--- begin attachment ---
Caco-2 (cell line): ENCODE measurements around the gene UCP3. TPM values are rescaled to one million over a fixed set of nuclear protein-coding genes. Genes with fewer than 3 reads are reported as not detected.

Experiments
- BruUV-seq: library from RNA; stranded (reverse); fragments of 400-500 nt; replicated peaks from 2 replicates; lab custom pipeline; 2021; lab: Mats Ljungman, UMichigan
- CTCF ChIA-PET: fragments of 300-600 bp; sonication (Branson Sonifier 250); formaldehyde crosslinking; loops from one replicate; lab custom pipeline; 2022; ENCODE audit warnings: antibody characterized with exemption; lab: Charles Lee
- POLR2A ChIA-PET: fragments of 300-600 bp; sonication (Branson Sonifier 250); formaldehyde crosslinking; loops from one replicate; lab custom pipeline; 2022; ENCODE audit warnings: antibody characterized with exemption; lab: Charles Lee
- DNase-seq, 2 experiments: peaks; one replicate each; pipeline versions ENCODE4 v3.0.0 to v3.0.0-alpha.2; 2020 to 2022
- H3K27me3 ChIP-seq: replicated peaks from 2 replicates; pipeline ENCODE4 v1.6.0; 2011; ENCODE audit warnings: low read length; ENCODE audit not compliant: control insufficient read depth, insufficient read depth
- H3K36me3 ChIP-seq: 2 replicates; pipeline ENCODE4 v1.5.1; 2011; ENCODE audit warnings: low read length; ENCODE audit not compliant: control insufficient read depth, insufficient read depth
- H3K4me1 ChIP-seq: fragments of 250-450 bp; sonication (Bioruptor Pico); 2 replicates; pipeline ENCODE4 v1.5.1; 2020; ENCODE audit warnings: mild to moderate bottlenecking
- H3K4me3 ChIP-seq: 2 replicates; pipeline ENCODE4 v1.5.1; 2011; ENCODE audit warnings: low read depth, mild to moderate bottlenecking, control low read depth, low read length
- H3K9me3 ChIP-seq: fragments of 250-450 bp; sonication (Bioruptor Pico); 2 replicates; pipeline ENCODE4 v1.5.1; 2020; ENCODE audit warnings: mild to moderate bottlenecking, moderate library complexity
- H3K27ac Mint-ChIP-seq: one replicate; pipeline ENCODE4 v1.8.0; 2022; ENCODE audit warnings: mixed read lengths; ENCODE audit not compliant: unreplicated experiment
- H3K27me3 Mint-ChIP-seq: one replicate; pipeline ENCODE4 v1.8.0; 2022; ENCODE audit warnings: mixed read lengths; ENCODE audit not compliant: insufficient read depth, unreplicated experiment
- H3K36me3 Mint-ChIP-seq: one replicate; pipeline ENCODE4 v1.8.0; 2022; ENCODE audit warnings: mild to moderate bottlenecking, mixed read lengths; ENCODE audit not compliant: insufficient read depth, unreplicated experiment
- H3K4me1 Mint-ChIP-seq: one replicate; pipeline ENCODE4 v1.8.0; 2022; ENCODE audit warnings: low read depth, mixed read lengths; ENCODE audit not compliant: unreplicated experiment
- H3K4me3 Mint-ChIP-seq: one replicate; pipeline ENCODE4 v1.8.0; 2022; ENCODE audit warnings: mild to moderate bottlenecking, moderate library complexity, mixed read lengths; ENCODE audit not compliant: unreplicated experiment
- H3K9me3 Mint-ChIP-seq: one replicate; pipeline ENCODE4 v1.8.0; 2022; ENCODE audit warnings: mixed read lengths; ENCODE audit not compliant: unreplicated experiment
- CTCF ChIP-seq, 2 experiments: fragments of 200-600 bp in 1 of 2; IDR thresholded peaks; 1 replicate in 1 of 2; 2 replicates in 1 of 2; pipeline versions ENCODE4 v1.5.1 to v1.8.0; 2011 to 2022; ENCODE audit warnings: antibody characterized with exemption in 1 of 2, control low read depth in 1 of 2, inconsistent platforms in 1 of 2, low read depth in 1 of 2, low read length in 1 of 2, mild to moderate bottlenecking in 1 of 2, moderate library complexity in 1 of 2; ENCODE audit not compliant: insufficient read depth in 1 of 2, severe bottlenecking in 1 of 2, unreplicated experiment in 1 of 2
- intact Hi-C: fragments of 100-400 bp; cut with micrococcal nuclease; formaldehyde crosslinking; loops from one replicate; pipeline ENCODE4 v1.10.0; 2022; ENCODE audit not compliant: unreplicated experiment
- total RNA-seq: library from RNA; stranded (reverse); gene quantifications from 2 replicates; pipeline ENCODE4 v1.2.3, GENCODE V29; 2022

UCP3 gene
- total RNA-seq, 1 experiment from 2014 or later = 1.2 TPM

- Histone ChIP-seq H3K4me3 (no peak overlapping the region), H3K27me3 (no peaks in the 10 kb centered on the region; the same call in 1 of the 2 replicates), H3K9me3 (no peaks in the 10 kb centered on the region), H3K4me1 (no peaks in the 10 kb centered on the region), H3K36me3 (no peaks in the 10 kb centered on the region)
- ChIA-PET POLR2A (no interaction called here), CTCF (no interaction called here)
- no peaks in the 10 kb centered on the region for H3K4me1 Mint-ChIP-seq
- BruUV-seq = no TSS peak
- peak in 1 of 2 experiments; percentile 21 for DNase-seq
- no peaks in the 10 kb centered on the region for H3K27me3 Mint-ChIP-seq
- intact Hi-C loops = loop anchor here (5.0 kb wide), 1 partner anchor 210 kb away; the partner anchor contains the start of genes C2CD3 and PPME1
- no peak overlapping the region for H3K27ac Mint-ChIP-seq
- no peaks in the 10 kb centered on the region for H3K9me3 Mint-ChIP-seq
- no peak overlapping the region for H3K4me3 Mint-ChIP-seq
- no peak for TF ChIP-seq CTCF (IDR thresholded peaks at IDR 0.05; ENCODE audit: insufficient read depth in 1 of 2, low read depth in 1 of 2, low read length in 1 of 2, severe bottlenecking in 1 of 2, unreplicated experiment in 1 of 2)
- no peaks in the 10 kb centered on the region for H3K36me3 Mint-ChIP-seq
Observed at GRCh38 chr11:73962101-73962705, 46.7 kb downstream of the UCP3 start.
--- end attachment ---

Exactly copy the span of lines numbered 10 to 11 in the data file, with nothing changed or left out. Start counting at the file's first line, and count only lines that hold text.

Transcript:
- H3K4me3 ChIP-seq: 2 replicates; pipeline ENCODE4 v1.5.1; 2011; ENCODE audit warnings: low read depth, mild to moderate bottlenecking, control low read depth, low read length
- H3K9me3 ChIP-seq: fragments of 250-450 bp; sonication (Bioruptor Pico); 2 replicates; pipeline ENCODE4 v1.5.1; 2020; ENCODE audit warnings: mild to moderate bottlenecking, moderate library complexity